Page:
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Eija-Liisa Ahtila’s multichannel installation commands attention

Birds chirp and branches sway in the massive, six-channel moving-image installation “Horizontal” (2011) by Finnish artist Eija-Liisa Ahtila.

Featuring a nearly life-sized pine tree oriented laterally across the gallery space, “Horizontal” is one of the first works that greets visitors to the “Eija-Liisa Ahtila: Ecologies of Drama” currently on display at the Albright-Knox Art Gallery.

The exhibit features a selection of the artist’s multichannel film and projection installations from the last 20 years. This is Ahtila’s first United States career survey and was organized by Senior Curator Cathleen Chaffee.

Unlike exhibitions that feature traditional media such as painting or sculpture, those with time-based work present unique challenges for the spectator: the work commands your attention, and it does so for specified lengths of time.

To avoid duration-induced fatigue, I recommend that you spend time with a select few of her works, sitting with them from beginning to end, rather than trying to see everything immediately. Wander the gallery for a minute and see where you are drawn to first, then stick with it. Rinse and repeat, break for coffee and then go back for more. Ahtila’s work is visually rich and conceptually complex, demanding your time but rewarding you with a multidimensional viewing experience.

While “Horizontal” is by far the largest work in the exhibition - it spans an entire wall and dwarfs viewers by its sheer monumentality – it is not the most interesting. The tree, according to the artist, is shot from the perspective of a tree, meaning that it is presented nearly to scale in a fully frontal perspective. This blurring between narrative film and still-image presents a taste of what is to come. It has a run time of only 6 minutes, making it one of the shorter works. While captivating and colorful, “Horizontal” distinctly lacks the intriguing narrative structures of Ahtila’s other featured work.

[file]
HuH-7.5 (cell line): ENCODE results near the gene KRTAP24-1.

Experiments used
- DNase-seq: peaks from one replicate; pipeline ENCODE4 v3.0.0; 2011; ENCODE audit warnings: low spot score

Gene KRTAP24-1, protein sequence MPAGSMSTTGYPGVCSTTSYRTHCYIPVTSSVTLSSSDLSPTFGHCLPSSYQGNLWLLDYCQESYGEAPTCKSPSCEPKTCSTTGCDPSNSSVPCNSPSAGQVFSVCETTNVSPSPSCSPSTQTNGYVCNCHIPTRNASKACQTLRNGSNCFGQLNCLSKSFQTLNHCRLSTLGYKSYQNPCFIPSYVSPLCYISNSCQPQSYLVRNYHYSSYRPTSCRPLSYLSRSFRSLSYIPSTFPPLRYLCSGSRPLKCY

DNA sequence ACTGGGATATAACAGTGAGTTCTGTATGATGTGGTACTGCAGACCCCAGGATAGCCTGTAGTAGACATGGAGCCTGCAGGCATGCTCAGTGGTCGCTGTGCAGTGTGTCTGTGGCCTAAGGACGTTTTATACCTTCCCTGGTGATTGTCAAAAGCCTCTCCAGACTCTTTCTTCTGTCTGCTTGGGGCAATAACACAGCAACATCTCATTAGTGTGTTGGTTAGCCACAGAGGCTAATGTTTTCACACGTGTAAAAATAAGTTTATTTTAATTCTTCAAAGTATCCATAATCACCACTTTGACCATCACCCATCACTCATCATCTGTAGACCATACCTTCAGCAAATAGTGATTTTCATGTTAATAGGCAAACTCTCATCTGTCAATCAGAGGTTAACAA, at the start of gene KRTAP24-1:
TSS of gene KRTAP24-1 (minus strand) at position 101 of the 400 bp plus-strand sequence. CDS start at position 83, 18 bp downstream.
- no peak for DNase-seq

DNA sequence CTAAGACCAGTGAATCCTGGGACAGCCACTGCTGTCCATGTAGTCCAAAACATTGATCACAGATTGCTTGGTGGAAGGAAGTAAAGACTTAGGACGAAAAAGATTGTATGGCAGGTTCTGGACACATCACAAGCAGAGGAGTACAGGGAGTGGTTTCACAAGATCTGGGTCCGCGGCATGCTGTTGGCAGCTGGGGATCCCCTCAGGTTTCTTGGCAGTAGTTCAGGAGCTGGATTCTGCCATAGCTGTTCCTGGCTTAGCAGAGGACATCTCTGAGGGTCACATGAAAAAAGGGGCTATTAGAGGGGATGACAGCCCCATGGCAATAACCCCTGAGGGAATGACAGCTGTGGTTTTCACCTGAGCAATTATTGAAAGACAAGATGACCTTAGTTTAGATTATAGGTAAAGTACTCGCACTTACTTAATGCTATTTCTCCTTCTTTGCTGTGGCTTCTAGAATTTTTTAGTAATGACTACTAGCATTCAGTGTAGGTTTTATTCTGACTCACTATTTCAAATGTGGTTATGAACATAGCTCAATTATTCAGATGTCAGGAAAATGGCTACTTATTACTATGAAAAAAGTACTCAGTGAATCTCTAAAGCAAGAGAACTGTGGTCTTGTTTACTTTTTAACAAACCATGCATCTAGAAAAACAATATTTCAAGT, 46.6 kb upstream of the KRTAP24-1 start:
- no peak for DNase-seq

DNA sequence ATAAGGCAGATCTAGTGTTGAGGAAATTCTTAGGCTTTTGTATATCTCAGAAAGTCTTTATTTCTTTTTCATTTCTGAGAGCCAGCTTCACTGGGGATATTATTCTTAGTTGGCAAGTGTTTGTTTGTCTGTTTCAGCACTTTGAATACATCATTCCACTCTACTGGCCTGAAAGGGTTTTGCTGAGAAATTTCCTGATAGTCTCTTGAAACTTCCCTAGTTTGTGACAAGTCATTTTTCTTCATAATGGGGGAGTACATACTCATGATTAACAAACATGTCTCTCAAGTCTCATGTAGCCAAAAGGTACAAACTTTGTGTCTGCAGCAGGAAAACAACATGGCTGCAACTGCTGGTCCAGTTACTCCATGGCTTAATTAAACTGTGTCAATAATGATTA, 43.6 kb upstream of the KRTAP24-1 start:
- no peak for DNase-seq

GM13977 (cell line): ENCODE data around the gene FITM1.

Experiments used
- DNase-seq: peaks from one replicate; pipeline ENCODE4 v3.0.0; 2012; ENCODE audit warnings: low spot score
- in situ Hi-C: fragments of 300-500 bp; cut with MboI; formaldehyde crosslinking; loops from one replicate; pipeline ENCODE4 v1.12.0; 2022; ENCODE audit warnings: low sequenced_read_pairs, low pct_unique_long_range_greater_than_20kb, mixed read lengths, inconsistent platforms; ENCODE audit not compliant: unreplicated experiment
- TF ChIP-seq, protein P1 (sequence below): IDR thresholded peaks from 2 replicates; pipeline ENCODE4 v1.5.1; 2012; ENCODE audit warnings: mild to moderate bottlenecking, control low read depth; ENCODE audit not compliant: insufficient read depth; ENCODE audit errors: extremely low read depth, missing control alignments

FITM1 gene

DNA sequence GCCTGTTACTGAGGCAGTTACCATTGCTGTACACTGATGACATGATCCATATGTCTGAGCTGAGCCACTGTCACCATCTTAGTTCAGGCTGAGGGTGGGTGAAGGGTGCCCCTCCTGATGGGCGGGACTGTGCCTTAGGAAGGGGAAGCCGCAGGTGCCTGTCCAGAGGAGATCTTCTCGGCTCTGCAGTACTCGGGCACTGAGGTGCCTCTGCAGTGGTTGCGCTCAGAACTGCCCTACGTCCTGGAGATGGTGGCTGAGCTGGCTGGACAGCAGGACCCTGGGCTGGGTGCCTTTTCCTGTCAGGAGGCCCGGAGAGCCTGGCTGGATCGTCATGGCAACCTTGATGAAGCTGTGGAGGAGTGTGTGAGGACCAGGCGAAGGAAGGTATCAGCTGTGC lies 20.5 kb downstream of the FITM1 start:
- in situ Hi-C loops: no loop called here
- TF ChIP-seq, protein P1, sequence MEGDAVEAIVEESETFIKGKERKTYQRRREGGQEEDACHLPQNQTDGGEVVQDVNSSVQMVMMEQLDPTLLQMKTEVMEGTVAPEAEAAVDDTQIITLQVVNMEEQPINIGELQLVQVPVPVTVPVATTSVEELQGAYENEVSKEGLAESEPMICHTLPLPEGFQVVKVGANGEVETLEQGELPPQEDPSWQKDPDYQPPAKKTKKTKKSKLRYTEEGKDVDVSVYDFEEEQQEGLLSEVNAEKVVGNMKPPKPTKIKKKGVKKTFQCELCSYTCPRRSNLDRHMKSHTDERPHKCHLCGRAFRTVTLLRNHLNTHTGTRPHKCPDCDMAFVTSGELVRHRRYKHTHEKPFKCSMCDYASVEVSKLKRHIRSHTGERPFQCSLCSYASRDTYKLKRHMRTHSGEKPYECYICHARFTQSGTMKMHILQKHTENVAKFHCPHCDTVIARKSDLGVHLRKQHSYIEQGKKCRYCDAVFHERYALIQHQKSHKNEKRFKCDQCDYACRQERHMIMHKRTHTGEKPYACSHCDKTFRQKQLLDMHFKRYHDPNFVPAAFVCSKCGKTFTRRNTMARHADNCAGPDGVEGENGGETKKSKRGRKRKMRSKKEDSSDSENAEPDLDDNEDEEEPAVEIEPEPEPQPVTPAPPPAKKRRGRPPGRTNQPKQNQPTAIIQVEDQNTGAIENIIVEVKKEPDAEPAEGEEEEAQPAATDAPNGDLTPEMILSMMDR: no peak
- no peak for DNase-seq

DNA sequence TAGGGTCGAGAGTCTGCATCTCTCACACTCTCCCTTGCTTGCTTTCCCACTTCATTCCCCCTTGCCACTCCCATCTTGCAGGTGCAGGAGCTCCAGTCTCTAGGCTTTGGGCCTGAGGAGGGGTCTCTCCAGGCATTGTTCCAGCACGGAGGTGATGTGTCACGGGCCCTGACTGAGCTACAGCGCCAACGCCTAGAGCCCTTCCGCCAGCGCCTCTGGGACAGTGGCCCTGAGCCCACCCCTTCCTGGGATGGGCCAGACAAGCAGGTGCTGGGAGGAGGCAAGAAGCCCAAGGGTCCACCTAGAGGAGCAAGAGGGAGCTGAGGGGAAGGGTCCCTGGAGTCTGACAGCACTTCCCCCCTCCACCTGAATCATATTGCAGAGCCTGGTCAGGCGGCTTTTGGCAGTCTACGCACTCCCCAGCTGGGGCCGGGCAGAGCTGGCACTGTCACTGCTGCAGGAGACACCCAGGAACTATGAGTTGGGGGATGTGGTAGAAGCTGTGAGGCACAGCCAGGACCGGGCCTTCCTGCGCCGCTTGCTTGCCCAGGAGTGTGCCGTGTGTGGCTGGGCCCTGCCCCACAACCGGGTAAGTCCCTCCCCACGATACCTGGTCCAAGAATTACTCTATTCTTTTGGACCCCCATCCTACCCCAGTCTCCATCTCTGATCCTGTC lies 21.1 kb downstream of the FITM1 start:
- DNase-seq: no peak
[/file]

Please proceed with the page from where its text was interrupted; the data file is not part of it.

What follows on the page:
Ahtila’s other multichannel work envelopes the viewer by positioning the screens around the viewing space, fragmenting the experience. Each channel features a different shot of the work, forcing the spectator to look from one screen to another, and then back again. Unlike the experience of seeing a film in a movie theater, where you can sink into a comfortable seat, lose yourself in the dark, and become fully immersed in with actors moving from one screen to the next, film, Ahtila’s work makes you aware of the very act of viewing.

Three of the most compelling works are “The House” (2002), “Where is Where?” (2008) and “Studies on the Ecology of Drama 1,” which is the artist’s newest work and premieres in North America in this exhibition.

With approximate run times of 14 minutes, 54 minutes and 28 minutes respectively, these works alone command a significant chunk of your visit, but they are well worth it. Each is unique from one another in terms of narrative and plot development, each deconstructs the structural processes inherent in filmmaking and spectatorship. This exploration of the constructed nature of narrative and drama is one of the most compelling aspects of Ahtila’s work and forms the guiding question posed by the exhibition: “How have drama and narrative historically been constructed, and how might we envision their new forms?”

Allowing viewers to consider these questions for themselves, Ahtila’s work leaves you thinking long after you leave.

Art review

What: Eija-Liisa Ahtila: Ecologies of Drama

Where: Albright-Knox Art Gallery

When: Through Jan. 3


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